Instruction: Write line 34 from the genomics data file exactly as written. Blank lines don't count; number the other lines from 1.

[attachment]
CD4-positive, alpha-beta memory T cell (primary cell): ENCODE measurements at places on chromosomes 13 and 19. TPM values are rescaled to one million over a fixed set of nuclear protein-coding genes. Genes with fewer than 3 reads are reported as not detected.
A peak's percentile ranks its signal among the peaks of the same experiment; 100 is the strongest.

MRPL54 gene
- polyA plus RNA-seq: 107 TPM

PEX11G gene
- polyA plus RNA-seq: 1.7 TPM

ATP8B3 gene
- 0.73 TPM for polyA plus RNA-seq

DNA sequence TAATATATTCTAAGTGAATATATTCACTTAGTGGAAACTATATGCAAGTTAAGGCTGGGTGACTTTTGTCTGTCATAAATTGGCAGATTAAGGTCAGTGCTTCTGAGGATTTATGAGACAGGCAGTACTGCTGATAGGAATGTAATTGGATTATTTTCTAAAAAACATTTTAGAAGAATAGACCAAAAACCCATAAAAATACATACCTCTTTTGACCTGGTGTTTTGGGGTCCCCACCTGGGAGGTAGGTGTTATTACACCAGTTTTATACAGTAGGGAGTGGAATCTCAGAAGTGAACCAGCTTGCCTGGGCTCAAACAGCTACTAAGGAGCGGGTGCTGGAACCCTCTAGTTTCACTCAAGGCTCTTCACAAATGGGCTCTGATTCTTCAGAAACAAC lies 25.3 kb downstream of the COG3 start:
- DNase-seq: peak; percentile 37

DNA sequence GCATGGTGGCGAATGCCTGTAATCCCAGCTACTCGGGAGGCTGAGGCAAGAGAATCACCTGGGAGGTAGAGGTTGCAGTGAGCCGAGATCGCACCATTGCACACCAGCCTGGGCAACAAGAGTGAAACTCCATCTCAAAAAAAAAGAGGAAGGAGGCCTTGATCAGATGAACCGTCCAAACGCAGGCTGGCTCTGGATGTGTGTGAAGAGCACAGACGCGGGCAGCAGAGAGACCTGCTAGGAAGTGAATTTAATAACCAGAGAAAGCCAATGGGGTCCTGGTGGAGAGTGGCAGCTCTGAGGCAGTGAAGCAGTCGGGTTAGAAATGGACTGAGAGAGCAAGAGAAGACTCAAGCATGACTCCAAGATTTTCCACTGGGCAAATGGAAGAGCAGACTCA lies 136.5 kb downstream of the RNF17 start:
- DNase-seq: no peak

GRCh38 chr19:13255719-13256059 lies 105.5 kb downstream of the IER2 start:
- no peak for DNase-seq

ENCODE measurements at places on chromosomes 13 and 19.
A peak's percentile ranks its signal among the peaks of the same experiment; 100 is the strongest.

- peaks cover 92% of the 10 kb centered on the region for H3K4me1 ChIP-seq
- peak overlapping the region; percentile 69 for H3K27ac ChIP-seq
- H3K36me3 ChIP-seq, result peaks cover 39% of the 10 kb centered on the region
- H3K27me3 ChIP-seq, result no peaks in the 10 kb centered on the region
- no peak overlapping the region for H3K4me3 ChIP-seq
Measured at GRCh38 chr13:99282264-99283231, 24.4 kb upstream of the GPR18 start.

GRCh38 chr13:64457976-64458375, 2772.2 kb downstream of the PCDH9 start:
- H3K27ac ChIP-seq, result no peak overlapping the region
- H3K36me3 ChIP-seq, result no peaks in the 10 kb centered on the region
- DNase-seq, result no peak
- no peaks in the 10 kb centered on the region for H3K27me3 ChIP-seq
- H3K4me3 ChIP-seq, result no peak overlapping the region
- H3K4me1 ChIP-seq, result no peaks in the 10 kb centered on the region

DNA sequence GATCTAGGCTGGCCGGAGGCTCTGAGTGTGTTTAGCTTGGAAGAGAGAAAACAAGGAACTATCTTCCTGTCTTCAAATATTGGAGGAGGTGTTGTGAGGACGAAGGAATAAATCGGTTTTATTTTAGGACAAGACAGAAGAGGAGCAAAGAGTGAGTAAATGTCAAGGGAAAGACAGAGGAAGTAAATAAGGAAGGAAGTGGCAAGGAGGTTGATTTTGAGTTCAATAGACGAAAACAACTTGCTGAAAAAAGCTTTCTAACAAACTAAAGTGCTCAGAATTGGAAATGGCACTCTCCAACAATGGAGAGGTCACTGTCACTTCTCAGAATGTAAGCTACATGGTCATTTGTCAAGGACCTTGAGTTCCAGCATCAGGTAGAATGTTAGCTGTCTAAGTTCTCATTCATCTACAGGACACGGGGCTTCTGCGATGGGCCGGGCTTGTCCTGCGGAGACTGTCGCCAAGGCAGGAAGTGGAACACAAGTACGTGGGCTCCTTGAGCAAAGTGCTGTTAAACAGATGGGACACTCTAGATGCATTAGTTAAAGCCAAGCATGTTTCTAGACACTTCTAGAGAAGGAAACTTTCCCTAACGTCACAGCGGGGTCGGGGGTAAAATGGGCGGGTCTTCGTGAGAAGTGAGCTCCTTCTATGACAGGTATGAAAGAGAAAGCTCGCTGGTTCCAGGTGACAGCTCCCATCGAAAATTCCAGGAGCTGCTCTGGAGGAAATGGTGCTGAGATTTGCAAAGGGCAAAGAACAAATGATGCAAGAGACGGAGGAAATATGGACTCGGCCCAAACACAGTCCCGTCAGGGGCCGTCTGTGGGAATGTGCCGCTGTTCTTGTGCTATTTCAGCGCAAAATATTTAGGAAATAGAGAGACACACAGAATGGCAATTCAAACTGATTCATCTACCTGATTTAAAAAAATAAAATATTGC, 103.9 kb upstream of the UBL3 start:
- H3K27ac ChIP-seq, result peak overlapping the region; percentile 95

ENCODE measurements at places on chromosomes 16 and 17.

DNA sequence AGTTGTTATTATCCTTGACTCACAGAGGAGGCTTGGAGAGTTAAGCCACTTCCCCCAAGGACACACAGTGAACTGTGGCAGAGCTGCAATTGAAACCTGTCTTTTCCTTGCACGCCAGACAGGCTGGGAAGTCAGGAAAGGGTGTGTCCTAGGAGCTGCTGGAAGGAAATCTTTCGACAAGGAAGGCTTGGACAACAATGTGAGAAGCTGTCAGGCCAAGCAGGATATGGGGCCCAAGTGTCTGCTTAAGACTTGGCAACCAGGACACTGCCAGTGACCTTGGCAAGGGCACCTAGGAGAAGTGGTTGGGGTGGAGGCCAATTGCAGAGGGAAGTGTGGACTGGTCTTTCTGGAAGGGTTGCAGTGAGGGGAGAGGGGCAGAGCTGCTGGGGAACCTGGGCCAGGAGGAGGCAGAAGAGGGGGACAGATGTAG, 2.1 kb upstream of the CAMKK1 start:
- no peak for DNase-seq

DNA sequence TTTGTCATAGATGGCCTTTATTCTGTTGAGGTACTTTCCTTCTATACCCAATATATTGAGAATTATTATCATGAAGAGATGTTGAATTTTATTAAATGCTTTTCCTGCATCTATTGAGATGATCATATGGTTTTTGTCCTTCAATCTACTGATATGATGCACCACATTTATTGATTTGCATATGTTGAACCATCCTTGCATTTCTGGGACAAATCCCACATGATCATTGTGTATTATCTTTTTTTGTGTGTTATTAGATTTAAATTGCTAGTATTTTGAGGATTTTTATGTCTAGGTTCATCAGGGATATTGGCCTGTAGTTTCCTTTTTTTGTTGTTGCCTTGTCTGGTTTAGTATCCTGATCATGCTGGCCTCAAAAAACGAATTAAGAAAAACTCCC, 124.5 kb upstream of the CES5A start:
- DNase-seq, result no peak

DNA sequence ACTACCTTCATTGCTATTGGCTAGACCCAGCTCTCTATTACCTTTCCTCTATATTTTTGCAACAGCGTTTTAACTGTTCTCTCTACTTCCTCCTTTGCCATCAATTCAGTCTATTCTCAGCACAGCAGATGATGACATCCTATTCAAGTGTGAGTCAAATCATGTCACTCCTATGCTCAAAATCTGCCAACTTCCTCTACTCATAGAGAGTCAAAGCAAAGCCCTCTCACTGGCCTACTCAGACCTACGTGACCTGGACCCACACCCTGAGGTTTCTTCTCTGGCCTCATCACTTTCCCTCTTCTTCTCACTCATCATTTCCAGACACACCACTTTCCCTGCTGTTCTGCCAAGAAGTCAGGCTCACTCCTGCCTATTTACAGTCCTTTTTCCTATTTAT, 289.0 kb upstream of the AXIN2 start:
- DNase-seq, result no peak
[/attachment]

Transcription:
- no peak for DNase-seq